About the Book:
Reject his marriage proposal
Nathaniel Sherringham has returned to Hawcombe Prior a changed man. Gone is the reckless rake who went out on a limb to propose to Diana Makepiece three years ago. Now Nate's mysterious new wealth has the town's rumor mill spinning. To stir things up (and get Diana's attention), Nate boldly announces his plans to marry "any suitable girl" under the age of 25.
Diana, now 27 and still single, is acutely aware of Nate's return. When her mother suggests a trip to visit a cousin in Bath, Diana leaps at the chance to escape the heartbreak and regret she can't help but feel in Nate's presence...and avoid his irritating charade to find a bride.
But for Nate, Diana has always been the one. He might just have to follow her to Bath and once again lay his heart on the line to win her attention-and her heart.
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Eve Hart's Romance Review:
This was my first book by Jayne Fresina (offered to me by the publisher through NetGalley) and I was left unimpressed.
The story started out slowly....SOOOOO. SLOOOOOWLY. I felt like I was reading the DMV driver's manual -- but that, at least, has pictures to entertain me. I couldn't stand Diana. Nate didn't appeal to me, he was too one dimensional. And the whole story was boring. Not even the precocious (and often times annoying) Plumtre sisters could make up for the lack of LIFE in this story. The supposed love connection between Diana and Nate was tame. Sure, there were a few internal thoughts on his thighs or her breasts, but they felt added in after the fact rather than a naturally occurring part of the story.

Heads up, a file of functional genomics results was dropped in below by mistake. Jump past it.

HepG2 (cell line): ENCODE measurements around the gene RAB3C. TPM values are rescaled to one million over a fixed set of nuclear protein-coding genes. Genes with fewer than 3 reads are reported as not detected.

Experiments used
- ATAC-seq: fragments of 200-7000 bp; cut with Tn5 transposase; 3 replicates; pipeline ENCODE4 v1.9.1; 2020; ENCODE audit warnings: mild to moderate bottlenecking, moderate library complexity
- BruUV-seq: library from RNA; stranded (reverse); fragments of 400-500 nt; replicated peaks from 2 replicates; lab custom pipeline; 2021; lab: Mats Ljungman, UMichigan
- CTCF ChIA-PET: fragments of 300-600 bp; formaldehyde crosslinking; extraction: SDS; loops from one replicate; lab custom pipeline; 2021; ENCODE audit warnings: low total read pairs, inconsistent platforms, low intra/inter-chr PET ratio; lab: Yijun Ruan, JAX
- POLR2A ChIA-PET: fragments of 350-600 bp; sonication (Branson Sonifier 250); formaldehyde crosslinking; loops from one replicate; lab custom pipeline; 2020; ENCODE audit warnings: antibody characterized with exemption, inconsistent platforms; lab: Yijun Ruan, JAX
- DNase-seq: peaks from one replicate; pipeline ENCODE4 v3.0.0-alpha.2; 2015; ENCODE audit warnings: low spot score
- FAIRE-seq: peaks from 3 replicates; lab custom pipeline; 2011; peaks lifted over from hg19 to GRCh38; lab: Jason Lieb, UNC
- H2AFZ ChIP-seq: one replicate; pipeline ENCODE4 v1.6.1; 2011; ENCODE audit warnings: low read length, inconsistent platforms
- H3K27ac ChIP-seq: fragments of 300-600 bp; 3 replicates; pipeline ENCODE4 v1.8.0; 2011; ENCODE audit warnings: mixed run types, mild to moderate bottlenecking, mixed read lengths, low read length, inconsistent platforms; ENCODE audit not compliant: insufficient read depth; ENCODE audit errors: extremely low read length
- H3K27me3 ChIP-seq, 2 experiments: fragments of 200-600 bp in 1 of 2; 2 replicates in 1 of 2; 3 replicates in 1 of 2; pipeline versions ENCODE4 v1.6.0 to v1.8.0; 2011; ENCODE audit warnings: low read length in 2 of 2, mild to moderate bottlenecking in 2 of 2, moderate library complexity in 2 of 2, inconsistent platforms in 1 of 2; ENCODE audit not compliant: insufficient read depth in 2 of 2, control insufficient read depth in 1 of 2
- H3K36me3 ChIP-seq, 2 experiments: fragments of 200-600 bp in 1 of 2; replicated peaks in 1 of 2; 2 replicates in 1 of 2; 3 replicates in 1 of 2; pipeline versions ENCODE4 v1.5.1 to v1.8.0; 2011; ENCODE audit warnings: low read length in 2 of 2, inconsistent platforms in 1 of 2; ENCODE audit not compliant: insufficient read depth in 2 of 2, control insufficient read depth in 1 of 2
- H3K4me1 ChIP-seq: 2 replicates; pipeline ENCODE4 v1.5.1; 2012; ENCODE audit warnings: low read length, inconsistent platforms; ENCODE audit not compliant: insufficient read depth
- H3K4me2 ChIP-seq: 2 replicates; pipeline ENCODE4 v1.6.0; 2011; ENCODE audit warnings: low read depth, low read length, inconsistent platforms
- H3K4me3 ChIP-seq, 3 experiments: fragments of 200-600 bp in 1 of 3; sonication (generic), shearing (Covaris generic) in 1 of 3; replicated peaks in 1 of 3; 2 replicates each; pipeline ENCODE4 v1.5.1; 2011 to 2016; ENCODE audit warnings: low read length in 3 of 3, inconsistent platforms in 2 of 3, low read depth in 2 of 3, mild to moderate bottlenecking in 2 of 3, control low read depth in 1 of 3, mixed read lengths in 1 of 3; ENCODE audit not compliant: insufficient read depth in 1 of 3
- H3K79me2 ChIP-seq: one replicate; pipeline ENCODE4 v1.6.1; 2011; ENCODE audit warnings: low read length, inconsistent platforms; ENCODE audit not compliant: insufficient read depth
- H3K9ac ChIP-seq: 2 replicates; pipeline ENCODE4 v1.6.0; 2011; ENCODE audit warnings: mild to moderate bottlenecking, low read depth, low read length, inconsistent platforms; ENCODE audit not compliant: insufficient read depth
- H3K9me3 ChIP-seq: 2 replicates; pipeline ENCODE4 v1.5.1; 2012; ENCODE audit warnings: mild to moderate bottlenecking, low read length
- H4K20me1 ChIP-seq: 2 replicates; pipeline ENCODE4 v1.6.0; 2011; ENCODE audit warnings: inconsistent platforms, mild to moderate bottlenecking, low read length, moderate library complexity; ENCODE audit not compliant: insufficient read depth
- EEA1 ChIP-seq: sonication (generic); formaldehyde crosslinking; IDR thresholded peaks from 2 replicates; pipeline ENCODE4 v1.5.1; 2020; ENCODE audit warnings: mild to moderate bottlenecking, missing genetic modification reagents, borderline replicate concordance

I cannot tell you how much I hated Diana's mother. She was uptight, bitchy, and downright horrible. Diana was a weak, puppet who lived her entire life under her mother's thumb -- and she THANKED her for it! MY GOD! I wanted to slap Diana and put poison in her mother's tea! When will a historical romance author write a story where the heroine ISN'T either a weak-willed pushover or a total bitch harpy? Why can't we have historical heroines who have commonsense, manners, wit without shrewishness, and the ability to make her own decisions based on FACTS rather than overheard conversations or incomplete evidence! Were women in the 1800 and 1900s lackwits all? I can't believe that, so stop writing stories with the same cardboard cut-out characters!
I realize Ms. Fresina was trying to create a new retelling of Jane Austen's Persuasion, but she did SUCH a good job (or terrible job all around) of making it feel as old and stuffy as the life of most women in that era.
I WANTED TO get into this story, but I couldn't. I actually stopped reading at 88%. I know I'd read most of the story, but I couldn't digest another boring scene.
This is my first and LAST book by Jayne Fresina.